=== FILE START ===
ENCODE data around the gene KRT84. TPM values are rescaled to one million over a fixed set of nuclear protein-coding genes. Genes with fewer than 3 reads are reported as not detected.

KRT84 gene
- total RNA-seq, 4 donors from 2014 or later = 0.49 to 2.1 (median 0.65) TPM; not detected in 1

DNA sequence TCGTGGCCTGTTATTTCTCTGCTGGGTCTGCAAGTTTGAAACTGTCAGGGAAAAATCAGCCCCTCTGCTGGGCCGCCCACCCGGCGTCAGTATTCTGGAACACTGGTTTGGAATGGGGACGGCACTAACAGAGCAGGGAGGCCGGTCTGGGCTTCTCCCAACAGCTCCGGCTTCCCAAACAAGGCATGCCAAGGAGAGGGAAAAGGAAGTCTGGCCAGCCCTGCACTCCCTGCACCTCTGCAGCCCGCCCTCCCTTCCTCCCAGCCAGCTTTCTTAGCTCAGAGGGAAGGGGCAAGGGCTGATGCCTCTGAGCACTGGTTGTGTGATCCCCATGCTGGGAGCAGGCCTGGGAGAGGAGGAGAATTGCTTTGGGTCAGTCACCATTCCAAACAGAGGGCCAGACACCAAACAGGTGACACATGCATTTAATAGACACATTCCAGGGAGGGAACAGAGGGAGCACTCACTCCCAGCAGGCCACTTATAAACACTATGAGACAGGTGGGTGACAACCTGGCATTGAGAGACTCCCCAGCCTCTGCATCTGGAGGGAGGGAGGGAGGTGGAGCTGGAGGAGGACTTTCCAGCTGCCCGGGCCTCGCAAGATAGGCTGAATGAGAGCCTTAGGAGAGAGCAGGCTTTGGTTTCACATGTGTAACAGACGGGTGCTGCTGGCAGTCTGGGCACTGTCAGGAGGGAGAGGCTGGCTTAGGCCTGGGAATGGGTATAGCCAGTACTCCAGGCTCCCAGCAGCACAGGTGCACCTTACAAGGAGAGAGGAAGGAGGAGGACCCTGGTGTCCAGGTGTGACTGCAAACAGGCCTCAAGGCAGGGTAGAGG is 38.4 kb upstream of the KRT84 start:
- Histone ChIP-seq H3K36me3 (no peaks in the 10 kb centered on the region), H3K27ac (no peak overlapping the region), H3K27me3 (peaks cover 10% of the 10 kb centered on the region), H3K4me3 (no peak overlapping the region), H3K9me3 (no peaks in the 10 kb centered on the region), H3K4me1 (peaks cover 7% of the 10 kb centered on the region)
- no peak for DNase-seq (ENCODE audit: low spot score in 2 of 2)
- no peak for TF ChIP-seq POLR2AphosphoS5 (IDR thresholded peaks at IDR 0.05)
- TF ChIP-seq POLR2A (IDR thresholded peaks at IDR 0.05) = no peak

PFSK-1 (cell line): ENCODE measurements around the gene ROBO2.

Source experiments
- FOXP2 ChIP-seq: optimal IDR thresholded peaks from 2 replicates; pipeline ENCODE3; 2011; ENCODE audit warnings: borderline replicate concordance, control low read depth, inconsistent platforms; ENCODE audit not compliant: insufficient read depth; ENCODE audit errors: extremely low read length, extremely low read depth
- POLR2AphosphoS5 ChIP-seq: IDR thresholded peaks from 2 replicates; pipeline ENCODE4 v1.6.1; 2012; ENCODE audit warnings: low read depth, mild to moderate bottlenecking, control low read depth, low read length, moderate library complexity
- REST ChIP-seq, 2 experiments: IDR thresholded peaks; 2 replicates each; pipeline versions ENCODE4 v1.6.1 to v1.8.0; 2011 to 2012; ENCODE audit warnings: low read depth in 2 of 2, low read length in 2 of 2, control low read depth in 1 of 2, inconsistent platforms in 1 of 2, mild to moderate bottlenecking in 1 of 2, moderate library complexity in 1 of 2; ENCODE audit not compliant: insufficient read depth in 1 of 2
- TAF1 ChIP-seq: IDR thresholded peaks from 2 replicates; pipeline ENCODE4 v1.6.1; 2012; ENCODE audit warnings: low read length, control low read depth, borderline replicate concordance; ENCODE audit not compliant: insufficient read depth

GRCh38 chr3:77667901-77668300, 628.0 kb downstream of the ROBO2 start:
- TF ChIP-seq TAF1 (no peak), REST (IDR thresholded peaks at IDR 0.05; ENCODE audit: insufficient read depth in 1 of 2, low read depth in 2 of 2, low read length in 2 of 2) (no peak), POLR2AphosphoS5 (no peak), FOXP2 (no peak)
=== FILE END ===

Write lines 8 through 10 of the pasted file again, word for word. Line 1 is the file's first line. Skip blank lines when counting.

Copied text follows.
- TF ChIP-seq POLR2A (IDR thresholded peaks at IDR 0.05) = no peak

PFSK-1 (cell line): ENCODE measurements around the gene ROBO2.

Source experiments